Get To Know These Artists Shaking Up Instagram

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These days when we’re stuck at home and have few opportunities to visit museums and exhibitions, we can look to Instagram to provide us with a steady stream of artistic inspiration. It’s the perfect place to admire the works of up-and-coming artists who are generous in sharing their impressive art. Sometimes, they even give us a peek at what their creative process is like. We’ve found a few of them in Southeast Asia. Ahead, artists Josiah Chua, Hannah Dacanay and Fariza Basri share who their biggest inspirations are, which artwork they’ve done is their favourite, what you can expect from them next and more.

Meet Josiah Chua from Singapore

Josiah Chua took the Instagram world by storm when he released the ingenious customised BTS x McDonald's sneaker made from the upcycled food packaging of the meal. But even before that, he has already been producing countless engaging works and does impeccable styling for various brands and personalities.

“I’ve always liked dabbling in the arts. Though I’m fashion design-trained, I’ve always seen creating clothing as an expression of individuality,” he said. Aside from that, he shared that exciting new materials and technology are one of his inspirations to continue creating art. “Through the years I have also experimented with various materials outside of what is conventionally used in fashion to give more dimension to my work,” Josiah said.

Josiah Chua’s fashion capsule collection where he uses plant and floral pigments.

His works, which he describes as “eccentric”, is his “cheeky way” to tell people not to be so serious in life. “The approach that I apply in most of my work is to cause a reaction or a mischievous attempt to push buttons on the conventional,” he said. “Overall, I’d like to revive the childlike soul in everyone and remind them to look at the world in a less serious way in a society that feeds on that soul.”

He doesn’t have one big influence but rather takes inspiration from other passionate people he encounters in life. “I think the stories of people around me drive me into becoming a better version of myself, especially the close creative friends I have. Their passion and drive push me to become a better version of myself and be better in my craft.”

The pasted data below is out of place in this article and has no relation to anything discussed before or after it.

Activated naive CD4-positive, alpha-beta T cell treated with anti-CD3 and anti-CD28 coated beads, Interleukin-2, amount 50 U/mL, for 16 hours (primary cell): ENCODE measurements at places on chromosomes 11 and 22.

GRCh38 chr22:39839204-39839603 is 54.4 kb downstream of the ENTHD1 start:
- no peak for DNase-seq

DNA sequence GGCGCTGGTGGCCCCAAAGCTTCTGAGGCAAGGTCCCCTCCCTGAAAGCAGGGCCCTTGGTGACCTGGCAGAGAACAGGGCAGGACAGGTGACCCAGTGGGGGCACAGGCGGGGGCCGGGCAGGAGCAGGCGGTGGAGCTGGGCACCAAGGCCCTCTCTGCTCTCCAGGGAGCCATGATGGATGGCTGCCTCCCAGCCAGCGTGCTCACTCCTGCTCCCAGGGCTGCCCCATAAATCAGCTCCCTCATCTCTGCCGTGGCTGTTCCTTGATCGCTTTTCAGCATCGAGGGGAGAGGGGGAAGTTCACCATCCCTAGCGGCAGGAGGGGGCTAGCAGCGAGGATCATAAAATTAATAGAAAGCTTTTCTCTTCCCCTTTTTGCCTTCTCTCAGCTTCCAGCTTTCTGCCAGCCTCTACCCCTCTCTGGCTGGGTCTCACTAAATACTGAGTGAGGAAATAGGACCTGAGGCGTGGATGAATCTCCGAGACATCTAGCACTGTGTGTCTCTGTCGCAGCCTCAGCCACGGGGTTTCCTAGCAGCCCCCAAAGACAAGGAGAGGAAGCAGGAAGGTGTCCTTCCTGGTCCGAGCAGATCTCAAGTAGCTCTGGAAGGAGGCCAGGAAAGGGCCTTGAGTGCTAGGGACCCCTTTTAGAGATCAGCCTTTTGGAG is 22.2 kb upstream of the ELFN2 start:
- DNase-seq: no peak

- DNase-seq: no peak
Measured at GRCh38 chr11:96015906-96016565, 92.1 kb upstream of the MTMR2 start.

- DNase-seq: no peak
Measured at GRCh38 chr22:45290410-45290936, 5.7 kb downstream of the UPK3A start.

So what can we expect next from Josiah Chua? True to his cheeky ways, he says this: “Expect nothing, so you’ll get surprised.”

Say hi to Filipino digital artist Hannah Dacanay

Digital art has introduced us to new possibilities in creating art that defy laws of this world. Hannah Dacanay’s works certainly transport us into new realms. One where you can go through mirrors, levitate in your bedroom, and grow wings.

Curious where Hannah’s art journey began? The story is as whimsical as her artworks. “During my childhood, I loved watching Disney movies, classic fairy tales, cartoons, and anime. It inspired me to draw the characters, the landscapes, the scenes and even create stories of my own,” she said. His dad, who is a fellow art lover, noticed Hannah’s interest and encouraged her to draw and practice more while giving her some pointers. “Drawing became a habit and later on, pursuing the arts became my dream,” she shared.

Hannah Dacanay’s favourite composite artwork.

Hannah has come a long way since her days of sketching cartoons she loves. She has now defined her own style which she says is still a “work in progress”. From all that she’s done, her favourite digital composite artwork — an image made from different elements combined to make one image — is a piece that she worked on during quarantine. “The artwork represents my soul-searching journey specifically during this pandemic,” she said.

Hannah shared that digital technology was actually one of her areas of weaknesses but she was able to improve and “unlock” her skills by trying to get better. “I'm turning it to become my strength through constant practice.”

Get to know Malaysian miniature artist Fariza Basri

Sometimes the tiniest things make the biggest impression. It’s certainly true for the works of Fariza Basri, a painter who does stunningly detailed miniature artworks. She was introduced to the world of art at just six years old by her late father Ahmad Basri whose hobby was painting. Fariza shares that she started painting as a way to relax and calm herself. “I firmly believe painting to be therapeutic. It is a rewarding experience of self-discovery that I find inspirational and motivates me to keep on painting.”

If there’s one word to describe her work, she says that it would be “happiness”. Sure enough, her works will bring a smile to your face. “When searching for ideas to paint, I look for something that gives joy to me,” she said. Then, the work begins. “I think about translating the idea, and what medium, technique and canvas to use. Finally, I sketch it and paint it.” From all the miniature artworks she’s done, her favourites are those of the moon which reminds her of her only daughter, Luna.

We can have a lot to look forward to next from Fariza. “Once the pandemic cools off, I hope to participate in more exhibitions,” she said. As of now, she has plans in the pipeline to get involved with charity and continue to promote the idea that art can help people the same way it did for her.

Just because art galleries are off-limits right now doesn’t mean that art is nowhere to be found. It’s very much still alive and is all the more important during these times. When we’re stuck at home, art is our gateway to the world.

(Cover photo from: @hannahdacanay)

Next, find out what it’s like to be a late-blooming artist.

Comments, questions or feedback? Email us at [email protected].

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